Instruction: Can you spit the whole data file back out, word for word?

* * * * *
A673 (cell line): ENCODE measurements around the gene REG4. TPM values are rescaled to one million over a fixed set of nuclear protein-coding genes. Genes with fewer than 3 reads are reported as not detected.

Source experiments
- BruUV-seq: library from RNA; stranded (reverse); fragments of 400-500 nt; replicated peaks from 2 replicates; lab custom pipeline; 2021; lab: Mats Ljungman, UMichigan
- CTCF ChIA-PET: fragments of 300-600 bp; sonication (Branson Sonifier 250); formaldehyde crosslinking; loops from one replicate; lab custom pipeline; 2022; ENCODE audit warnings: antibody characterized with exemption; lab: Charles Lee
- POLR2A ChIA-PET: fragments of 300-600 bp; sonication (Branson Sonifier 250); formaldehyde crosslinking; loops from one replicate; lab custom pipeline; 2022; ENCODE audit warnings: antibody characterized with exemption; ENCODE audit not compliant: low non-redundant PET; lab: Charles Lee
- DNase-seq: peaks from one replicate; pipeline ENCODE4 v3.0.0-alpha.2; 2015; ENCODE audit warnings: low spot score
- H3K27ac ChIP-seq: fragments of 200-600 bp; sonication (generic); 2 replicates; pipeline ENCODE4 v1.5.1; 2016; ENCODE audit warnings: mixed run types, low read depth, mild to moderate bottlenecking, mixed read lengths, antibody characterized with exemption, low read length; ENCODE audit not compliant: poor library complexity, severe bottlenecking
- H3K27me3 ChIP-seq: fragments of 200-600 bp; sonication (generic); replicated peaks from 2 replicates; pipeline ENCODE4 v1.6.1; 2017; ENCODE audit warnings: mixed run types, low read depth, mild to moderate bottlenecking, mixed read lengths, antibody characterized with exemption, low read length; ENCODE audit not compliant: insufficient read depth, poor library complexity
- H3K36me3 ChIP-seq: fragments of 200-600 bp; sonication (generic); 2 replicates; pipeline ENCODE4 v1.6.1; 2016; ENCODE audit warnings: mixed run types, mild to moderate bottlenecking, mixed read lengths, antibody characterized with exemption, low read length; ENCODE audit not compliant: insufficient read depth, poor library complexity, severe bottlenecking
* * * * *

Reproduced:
A673 (cell line): ENCODE measurements around the gene REG4. TPM values are rescaled to one million over a fixed set of nuclear protein-coding genes. Genes with fewer than 3 reads are reported as not detected.

Source experiments
- BruUV-seq: library from RNA; stranded (reverse); fragments of 400-500 nt; replicated peaks from 2 replicates; lab custom pipeline; 2021; lab: Mats Ljungman, UMichigan
- CTCF ChIA-PET: fragments of 300-600 bp; sonication (Branson Sonifier 250); formaldehyde crosslinking; loops from one replicate; lab custom pipeline; 2022; ENCODE audit warnings: antibody characterized with exemption; lab: Charles Lee
- POLR2A ChIA-PET: fragments of 300-600 bp; sonication (Branson Sonifier 250); formaldehyde crosslinking; loops from one replicate; lab custom pipeline; 2022; ENCODE audit warnings: antibody characterized with exemption; ENCODE audit not compliant: low non-redundant PET; lab: Charles Lee
- DNase-seq: peaks from one replicate; pipeline ENCODE4 v3.0.0-alpha.2; 2015; ENCODE audit warnings: low spot score
- H3K27ac ChIP-seq: fragments of 200-600 bp; sonication (generic); 2 replicates; pipeline ENCODE4 v1.5.1; 2016; ENCODE audit warnings: mixed run types, low read depth, mild to moderate bottlenecking, mixed read lengths, antibody characterized with exemption, low read length; ENCODE audit not compliant: poor library complexity, severe bottlenecking
- H3K27me3 ChIP-seq: fragments of 200-600 bp; sonication (generic); replicated peaks from 2 replicates; pipeline ENCODE4 v1.6.1; 2017; ENCODE audit warnings: mixed run types, low read depth, mild to moderate bottlenecking, mixed read lengths, antibody characterized with exemption, low read length; ENCODE audit not compliant: insufficient read depth, poor library complexity
- H3K36me3 ChIP-seq: fragments of 200-600 bp; sonication (generic); 2 replicates; pipeline ENCODE4 v1.6.1; 2016; ENCODE audit warnings: mixed run types, mild to moderate bottlenecking, mixed read lengths, antibody characterized with exemption, low read length; ENCODE audit not compliant: insufficient read depth, poor library complexity, severe bottlenecking